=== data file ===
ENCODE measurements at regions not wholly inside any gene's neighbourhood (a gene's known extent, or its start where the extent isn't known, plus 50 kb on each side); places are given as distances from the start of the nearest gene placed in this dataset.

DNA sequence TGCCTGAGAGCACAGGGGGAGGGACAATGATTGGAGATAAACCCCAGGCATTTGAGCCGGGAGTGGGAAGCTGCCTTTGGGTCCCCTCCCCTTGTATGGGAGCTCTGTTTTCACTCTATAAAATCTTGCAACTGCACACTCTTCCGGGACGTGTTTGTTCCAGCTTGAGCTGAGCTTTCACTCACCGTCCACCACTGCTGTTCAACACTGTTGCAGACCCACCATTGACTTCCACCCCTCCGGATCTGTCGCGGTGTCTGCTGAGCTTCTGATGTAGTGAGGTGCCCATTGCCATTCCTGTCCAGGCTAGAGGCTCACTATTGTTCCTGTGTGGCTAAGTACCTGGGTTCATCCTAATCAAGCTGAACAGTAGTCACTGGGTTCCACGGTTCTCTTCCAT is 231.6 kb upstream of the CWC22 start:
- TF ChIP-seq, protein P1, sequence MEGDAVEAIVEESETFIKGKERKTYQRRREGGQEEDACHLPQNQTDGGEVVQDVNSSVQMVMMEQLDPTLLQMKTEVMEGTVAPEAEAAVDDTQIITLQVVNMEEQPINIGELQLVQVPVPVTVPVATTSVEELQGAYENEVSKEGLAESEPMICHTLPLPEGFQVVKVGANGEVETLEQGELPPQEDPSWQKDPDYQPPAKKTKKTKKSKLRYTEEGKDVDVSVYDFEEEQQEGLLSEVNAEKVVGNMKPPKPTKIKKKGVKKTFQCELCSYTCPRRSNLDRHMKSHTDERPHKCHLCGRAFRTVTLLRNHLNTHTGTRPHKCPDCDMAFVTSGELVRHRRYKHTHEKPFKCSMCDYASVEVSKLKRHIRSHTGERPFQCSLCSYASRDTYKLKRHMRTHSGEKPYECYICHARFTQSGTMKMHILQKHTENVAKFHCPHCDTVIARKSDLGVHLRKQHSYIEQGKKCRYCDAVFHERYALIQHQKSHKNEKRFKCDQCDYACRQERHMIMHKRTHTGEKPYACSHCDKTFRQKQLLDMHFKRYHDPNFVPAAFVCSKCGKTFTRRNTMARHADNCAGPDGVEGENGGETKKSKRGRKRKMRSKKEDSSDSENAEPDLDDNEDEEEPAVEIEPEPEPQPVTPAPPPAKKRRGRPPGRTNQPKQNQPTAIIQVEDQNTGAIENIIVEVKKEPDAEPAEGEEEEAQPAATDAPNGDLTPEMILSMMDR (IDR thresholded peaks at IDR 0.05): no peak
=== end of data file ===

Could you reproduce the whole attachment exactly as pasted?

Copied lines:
ENCODE measurements at regions not wholly inside any gene's neighbourhood (a gene's known extent, or its start where the extent isn't known, plus 50 kb on each side); places are given as distances from the start of the nearest gene placed in this dataset.

DNA sequence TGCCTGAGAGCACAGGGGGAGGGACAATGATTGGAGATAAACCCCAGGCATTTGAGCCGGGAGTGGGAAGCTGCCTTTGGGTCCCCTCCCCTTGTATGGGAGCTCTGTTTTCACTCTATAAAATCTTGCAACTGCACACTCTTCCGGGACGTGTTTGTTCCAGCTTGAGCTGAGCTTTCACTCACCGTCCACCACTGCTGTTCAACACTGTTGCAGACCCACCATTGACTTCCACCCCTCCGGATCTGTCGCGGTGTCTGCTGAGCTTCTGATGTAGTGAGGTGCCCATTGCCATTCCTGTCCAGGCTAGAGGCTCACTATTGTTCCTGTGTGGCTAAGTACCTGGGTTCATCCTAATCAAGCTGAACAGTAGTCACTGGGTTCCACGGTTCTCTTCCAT is 231.6 kb upstream of the CWC22 start:
- TF ChIP-seq, protein P1, sequence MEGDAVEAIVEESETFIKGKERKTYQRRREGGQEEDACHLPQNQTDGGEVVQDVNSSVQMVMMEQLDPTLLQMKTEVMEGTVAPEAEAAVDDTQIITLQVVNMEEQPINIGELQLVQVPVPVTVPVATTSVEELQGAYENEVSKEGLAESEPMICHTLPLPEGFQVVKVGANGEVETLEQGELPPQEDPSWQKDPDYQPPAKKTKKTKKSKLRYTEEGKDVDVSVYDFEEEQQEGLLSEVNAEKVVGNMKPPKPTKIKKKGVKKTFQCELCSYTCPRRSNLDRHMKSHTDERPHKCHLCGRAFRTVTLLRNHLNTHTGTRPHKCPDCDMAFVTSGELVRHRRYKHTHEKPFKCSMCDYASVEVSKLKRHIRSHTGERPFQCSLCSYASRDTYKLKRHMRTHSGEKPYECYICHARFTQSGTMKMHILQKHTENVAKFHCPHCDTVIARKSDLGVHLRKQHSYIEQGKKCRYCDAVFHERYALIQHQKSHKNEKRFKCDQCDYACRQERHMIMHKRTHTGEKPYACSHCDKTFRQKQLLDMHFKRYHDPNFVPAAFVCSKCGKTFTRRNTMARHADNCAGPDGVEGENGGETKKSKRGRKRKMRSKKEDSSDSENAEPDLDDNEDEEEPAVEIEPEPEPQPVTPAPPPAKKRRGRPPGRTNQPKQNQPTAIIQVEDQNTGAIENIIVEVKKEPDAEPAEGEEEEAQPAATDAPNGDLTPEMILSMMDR (IDR thresholded peaks at IDR 0.05): no peak